An absolutely lovely story but not for the reason you might think

Supermarket thieves caught when getaway car has no fuel
Two supermarket thieves were caught when they forgot to put petrol in their getaway car.

Giggle worthy, isn\’t it? But that\’s not quite what happened.

Rose Devlin, 59, and Denise Egan, 52, stole £400 of alcohol from Asda in Chadderton, Greater Manchester, and were all set to drive off with their haul.

The hapless pair ran out of luck, and fuel, when they could not get their blue Citroen to start and had to push the vehicle to the supermarket\’s petrol station.

Their clueless antics were captured on CCTV in June…..

So our Scallys were nicked then, were they? No, actually, they weren\’t.

……and the duo were caught in the act by police four months later when they targeted another Asda store in Hulme in a similar way when one of them distracted a security guard while the other pushed the trolley out of the store.

So the actual story is that even though thieves were sufficiently dim to have a getaway car with no fuel, even though they pushed it around to the petrol station and were on CCTV, they still were not in fact nicked.

Which is rather funny, isn\’t it?


5 thoughts on “An absolutely lovely story but not for the reason you might think”

  1. Lots of CCTV (mostly, but not always, the analogue stuff) is really not good enough for the purpose of catching criminals. But I thought most petrol stations used ANPR systems nowadays (or do I just live in a high forecourt-crime zone?)

  2. I thought the same…

    BTW, the ‘Metro’ reports:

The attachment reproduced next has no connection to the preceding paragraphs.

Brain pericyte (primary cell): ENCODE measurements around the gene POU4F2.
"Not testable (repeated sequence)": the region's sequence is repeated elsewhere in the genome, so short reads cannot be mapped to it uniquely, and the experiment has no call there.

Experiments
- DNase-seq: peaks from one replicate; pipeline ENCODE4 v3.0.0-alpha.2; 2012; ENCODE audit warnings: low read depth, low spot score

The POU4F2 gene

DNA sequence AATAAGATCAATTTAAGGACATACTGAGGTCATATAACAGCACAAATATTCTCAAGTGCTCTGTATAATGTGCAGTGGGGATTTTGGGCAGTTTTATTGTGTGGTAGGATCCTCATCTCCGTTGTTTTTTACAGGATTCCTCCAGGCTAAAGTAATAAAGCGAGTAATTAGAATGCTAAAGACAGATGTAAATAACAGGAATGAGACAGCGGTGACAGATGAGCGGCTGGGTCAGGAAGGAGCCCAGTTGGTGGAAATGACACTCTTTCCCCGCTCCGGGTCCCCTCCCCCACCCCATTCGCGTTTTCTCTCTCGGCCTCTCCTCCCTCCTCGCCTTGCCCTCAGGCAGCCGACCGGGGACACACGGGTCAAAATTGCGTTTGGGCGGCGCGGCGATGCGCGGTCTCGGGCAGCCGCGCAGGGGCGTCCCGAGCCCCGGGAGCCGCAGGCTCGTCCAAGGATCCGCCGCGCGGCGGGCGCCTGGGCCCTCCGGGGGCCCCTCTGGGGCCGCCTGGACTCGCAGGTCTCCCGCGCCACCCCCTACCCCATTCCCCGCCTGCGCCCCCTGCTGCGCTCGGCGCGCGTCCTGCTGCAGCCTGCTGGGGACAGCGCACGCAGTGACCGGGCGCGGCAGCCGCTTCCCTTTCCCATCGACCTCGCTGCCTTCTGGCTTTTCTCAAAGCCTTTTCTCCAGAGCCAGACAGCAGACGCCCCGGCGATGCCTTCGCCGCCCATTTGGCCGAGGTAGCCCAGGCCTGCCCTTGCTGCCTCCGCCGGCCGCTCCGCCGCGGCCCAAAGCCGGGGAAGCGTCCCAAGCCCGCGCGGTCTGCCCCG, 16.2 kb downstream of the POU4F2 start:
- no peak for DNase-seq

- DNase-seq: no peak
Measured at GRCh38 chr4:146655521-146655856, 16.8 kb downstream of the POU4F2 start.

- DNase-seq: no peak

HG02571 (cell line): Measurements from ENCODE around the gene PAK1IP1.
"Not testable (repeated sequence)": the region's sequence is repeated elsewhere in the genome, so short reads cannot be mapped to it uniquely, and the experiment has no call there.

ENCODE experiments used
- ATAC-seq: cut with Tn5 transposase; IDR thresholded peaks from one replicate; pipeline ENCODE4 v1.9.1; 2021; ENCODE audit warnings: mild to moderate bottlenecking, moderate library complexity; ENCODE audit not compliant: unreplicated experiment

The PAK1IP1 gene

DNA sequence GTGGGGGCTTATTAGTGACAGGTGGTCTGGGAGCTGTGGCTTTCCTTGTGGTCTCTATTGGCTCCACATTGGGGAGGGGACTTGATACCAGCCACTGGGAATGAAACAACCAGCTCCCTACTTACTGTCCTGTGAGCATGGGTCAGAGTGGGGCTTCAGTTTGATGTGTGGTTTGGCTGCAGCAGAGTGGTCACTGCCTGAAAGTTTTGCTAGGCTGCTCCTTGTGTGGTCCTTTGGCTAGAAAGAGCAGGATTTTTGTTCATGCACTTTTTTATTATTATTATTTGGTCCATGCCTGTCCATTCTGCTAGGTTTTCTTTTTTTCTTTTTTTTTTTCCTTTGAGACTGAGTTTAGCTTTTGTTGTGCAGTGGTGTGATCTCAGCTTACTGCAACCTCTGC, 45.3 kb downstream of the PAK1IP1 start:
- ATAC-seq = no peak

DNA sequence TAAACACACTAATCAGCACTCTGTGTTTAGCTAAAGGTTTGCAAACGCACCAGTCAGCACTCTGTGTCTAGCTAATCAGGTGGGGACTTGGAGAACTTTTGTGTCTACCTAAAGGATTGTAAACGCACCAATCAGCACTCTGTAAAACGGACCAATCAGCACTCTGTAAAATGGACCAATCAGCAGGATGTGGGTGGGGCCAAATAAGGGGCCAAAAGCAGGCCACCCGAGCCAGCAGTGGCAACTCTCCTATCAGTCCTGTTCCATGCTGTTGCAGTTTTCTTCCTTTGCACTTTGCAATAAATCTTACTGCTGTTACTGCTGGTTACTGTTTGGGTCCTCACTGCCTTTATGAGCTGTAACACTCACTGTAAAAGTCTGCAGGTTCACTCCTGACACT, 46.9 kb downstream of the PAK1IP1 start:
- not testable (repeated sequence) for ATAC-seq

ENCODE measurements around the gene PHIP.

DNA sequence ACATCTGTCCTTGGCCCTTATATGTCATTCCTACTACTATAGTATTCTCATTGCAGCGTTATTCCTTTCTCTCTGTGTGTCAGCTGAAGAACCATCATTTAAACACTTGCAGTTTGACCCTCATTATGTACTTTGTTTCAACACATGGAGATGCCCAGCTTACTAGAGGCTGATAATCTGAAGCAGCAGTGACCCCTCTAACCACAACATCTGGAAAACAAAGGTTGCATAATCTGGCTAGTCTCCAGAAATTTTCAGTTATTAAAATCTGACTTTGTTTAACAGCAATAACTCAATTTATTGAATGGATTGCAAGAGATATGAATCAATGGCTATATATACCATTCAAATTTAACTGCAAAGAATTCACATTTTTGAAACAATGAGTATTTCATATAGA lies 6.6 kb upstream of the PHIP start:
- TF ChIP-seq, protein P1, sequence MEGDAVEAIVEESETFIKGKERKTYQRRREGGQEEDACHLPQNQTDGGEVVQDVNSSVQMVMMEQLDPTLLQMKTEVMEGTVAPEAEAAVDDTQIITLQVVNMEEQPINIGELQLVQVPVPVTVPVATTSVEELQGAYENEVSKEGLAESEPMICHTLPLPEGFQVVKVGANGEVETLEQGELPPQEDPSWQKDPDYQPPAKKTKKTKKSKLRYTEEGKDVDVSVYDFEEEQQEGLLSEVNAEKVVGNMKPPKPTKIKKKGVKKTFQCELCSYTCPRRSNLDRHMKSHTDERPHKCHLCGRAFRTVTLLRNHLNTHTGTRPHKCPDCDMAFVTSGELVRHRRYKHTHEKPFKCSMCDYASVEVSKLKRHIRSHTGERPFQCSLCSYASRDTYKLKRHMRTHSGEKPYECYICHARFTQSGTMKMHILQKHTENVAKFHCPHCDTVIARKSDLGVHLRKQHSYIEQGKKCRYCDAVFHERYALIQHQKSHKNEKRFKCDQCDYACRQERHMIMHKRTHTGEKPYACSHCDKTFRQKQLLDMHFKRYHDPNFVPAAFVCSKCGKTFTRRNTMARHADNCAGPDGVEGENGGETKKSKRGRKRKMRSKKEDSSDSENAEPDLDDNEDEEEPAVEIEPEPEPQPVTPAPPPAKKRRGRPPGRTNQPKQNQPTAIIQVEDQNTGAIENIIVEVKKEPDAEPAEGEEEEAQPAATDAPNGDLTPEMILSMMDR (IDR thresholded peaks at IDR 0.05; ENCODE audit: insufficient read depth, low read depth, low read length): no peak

“The court heard both women had been motivated by ‘financial gain’ after their benefits were cut.

    Egan was given a conditional discharge for two years and ordered to pay £280 compensation and £85 costs.

    Devlin, who has a previous conviction for theft, was committed to Manchester crown court for sentencing on December 13.”

    Cue the Left wailing about how the awful ConDem benefit cuts are causing hardship to….

    …err, to habitual thieves!

  3. “It says volumes about the incompetence and unwillingness of the police at any rate.”

    Surely it shows the exact opposite! Police called to a relatively minor theft. Police turn out, get descriptions (and presumably statements), expand their investigation to adjacent petrol station. One assumes that the CCTV was seized at the time (it wouldn’t have been available 4 months later). One assumes that the clip was seized because the “incompetent” cops saw a couple in the clip who matched the description of the offenders. Now if the CCTV clip showed the reg plate of the car in sufficient detail and the cops didn’t check it then, yes, we have incompetence a-plenty. It’s hard to believe that having gone to the trouble of tracking down the CCTV they didn’t raise their lazy fingers to the transmit button on their radio to get the Reg plate checked. So, it appears they recovered the CCTV and were unable to ID the offenders – no surprise if only one of them had a single Pre-Con for a theft, (which could date back years or decades). So, having collected all the available evidence for a MINOR theft and reached a dead end, did they just bin the crime, shred it? Nope, the organisation kept it and still managed flag it up as relevant when the suspects were caught months later. The easy and “incompetent” thing to do would have been to simply process them for the attempt theft that they were eventually caught for. But they actually looked deeper through their systems, found a similar offence, found that there was CCTV for the offence and did the business. Useless numbties!

  4. Or …

    Asda reported the original theft and checked their own CCTV footage, and having located the thieves passed it on to the police. Who did nothing.

    Why is your scenario more likely than mine?

    4oo quid is a minor theft? On a given day, how many larger thefts does the average police station deal with?

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